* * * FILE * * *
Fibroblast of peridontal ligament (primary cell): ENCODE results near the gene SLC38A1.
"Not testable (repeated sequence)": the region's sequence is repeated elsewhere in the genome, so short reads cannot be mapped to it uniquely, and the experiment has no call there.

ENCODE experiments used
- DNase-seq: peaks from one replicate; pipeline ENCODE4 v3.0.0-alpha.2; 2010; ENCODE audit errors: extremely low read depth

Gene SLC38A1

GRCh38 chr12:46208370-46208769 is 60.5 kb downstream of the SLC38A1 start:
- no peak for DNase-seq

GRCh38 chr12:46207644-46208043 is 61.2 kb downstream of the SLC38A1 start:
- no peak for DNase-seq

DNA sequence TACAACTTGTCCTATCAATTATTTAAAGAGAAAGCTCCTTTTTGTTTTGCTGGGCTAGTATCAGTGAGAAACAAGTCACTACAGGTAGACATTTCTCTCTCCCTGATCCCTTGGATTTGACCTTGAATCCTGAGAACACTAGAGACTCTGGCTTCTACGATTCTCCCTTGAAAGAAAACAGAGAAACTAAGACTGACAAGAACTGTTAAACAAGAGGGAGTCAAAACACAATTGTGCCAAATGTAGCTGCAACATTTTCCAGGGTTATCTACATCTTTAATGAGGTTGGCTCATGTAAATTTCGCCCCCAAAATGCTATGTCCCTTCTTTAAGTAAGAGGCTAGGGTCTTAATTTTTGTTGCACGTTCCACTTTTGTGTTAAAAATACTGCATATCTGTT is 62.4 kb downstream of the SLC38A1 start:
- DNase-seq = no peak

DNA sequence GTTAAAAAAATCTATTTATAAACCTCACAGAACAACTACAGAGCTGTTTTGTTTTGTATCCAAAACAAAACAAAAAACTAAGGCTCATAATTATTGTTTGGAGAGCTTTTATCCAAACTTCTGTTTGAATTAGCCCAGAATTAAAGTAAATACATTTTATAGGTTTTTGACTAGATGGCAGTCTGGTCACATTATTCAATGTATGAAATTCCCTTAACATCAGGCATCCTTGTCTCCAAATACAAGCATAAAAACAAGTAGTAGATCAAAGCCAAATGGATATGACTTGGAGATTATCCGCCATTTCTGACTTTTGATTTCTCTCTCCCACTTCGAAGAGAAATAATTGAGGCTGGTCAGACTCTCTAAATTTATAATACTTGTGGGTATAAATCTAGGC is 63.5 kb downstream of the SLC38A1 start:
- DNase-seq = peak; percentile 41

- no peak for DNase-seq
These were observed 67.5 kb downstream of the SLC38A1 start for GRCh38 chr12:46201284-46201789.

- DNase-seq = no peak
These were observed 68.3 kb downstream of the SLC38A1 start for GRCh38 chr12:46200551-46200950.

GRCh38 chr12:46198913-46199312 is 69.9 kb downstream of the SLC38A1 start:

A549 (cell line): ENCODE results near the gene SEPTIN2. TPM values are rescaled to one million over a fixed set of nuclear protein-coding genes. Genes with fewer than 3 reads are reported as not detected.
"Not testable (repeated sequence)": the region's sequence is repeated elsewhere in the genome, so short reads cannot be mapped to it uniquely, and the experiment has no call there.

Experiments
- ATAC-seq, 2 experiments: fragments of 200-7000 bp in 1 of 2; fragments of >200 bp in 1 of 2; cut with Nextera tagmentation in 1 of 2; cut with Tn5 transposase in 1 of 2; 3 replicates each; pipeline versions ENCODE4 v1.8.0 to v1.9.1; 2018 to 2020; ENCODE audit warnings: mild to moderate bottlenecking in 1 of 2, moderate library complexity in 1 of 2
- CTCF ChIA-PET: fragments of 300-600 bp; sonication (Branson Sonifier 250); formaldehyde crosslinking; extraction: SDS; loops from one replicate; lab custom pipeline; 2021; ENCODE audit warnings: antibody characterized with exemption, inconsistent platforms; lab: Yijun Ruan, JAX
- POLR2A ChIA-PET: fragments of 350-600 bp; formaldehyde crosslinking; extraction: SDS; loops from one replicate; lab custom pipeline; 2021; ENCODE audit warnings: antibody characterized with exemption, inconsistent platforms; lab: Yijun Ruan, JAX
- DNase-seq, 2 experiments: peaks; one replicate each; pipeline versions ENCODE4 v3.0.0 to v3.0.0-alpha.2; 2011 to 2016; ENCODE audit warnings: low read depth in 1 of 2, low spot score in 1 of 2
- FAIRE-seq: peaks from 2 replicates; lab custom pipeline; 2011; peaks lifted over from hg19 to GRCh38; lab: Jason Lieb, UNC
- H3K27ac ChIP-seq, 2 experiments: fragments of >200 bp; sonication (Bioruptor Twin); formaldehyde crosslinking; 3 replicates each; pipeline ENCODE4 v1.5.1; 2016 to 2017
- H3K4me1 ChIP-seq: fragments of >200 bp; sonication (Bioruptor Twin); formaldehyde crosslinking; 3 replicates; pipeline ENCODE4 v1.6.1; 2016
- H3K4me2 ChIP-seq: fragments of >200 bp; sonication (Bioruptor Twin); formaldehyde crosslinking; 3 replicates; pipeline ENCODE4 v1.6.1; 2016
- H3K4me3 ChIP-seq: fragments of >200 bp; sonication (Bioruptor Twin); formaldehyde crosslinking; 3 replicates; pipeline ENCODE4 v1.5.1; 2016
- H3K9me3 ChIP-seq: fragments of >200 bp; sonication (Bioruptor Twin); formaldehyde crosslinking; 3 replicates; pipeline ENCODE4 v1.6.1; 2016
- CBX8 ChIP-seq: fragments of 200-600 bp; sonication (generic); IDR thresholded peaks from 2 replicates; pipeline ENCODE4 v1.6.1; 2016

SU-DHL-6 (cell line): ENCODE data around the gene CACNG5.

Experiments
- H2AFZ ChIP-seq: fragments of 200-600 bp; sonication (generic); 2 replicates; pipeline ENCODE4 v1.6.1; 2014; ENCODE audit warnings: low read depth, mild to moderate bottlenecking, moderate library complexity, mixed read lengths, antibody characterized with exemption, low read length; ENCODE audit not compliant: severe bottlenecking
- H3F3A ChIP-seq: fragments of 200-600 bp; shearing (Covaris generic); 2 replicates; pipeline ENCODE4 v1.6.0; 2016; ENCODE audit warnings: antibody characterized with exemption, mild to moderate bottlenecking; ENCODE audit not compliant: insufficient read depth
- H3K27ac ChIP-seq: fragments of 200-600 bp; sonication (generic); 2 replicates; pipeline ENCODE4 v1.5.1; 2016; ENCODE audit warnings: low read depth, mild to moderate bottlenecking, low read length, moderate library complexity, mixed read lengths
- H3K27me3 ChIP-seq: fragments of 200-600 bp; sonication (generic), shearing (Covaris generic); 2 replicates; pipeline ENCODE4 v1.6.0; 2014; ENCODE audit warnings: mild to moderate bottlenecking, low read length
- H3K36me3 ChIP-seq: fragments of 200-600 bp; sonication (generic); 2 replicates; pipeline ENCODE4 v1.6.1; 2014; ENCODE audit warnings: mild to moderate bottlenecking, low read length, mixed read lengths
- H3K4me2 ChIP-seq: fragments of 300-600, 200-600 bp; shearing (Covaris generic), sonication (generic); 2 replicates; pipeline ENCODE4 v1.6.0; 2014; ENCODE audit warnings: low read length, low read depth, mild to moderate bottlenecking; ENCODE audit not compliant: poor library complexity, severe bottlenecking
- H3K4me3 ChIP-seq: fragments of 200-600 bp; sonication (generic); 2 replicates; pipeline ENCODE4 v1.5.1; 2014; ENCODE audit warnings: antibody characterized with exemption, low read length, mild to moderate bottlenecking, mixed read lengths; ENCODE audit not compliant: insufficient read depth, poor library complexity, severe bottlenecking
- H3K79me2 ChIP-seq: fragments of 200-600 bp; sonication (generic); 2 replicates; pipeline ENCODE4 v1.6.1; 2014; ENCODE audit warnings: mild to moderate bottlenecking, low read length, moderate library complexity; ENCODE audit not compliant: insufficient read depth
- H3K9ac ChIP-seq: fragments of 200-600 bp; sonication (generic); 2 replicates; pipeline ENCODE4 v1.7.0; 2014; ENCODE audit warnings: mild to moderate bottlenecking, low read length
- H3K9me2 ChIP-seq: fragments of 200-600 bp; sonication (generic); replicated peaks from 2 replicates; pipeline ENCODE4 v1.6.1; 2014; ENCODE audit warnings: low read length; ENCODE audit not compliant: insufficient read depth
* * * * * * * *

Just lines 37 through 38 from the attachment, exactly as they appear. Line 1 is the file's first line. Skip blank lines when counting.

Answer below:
- H3K27ac ChIP-seq: fragments of 200-600 bp; sonication (generic); 2 replicates; pipeline ENCODE4 v1.5.1; 2016; ENCODE audit warnings: low read depth, mild to moderate bottlenecking, low read length, moderate library complexity, mixed read lengths
- H3K27me3 ChIP-seq: fragments of 200-600 bp; sonication (generic), shearing (Covaris generic); 2 replicates; pipeline ENCODE4 v1.6.0; 2014; ENCODE audit warnings: mild to moderate bottlenecking, low read length